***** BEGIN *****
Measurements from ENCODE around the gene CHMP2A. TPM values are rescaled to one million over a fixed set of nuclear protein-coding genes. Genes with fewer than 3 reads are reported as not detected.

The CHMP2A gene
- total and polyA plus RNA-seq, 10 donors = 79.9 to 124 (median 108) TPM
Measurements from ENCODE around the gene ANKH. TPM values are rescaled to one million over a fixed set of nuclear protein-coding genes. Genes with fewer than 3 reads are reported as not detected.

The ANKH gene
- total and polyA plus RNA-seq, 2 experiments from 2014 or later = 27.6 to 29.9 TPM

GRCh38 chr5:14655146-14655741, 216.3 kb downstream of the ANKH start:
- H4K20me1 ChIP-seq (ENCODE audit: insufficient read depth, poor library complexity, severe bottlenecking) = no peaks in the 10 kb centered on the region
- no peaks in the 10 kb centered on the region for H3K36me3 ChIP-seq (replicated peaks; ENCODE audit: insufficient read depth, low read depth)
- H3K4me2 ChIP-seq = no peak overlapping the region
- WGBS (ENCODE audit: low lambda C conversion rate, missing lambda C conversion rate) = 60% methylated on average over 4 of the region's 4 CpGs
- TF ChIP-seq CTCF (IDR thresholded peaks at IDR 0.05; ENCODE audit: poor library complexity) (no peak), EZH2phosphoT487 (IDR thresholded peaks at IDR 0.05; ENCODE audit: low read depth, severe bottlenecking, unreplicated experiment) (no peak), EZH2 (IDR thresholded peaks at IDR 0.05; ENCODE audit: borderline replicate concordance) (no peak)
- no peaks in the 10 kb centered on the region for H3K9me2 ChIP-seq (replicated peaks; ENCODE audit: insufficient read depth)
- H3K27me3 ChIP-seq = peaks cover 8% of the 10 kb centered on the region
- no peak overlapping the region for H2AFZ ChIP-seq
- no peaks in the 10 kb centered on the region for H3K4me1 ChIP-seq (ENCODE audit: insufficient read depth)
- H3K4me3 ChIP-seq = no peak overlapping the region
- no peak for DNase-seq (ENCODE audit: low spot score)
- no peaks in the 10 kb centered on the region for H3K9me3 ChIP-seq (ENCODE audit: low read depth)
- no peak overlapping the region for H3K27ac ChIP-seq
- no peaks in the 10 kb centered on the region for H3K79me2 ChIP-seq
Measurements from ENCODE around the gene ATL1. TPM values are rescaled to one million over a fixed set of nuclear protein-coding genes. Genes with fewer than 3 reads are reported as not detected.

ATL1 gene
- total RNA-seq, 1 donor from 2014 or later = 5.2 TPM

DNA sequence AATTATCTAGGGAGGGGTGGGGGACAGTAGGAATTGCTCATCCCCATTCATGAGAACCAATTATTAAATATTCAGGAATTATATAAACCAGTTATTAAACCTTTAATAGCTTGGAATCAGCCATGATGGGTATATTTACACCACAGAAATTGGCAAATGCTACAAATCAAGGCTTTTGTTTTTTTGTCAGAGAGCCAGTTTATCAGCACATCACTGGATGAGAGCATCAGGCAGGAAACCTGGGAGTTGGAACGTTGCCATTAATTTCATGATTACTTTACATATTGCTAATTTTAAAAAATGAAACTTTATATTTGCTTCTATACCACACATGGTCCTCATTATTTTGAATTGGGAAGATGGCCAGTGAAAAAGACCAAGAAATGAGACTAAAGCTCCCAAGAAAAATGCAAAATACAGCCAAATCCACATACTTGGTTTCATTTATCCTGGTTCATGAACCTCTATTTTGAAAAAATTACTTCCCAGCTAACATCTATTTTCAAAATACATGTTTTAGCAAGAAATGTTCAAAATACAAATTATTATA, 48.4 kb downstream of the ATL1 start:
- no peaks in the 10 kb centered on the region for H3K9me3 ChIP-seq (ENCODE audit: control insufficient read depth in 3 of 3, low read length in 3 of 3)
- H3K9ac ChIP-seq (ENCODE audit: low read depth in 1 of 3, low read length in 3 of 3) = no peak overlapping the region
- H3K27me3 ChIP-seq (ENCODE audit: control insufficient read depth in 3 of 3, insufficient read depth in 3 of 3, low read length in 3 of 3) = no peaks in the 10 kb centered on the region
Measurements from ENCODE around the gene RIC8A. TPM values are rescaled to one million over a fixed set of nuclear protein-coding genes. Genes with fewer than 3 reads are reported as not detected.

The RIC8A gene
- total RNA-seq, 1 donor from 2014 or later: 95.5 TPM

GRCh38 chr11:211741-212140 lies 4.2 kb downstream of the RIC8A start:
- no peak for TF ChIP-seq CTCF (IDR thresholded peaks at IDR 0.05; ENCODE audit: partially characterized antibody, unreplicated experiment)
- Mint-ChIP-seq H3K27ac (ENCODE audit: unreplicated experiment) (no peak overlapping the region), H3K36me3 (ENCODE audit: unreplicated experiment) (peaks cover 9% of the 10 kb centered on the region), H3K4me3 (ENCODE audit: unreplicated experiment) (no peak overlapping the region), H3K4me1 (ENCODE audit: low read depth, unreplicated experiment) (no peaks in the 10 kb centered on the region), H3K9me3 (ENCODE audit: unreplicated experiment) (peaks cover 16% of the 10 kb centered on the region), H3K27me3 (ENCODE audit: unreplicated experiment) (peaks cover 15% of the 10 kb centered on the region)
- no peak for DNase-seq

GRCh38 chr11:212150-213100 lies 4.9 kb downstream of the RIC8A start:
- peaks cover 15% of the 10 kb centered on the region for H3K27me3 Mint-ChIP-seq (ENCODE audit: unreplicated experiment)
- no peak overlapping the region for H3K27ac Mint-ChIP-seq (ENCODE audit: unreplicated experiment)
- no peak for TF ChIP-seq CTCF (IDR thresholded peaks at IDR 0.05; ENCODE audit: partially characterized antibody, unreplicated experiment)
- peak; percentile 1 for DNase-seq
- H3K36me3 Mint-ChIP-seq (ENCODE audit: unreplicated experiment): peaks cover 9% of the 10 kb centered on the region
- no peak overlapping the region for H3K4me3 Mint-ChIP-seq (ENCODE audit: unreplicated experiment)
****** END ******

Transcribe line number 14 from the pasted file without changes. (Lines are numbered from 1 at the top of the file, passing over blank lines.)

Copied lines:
- H3K27me3 ChIP-seq = peaks cover 8% of the 10 kb centered on the region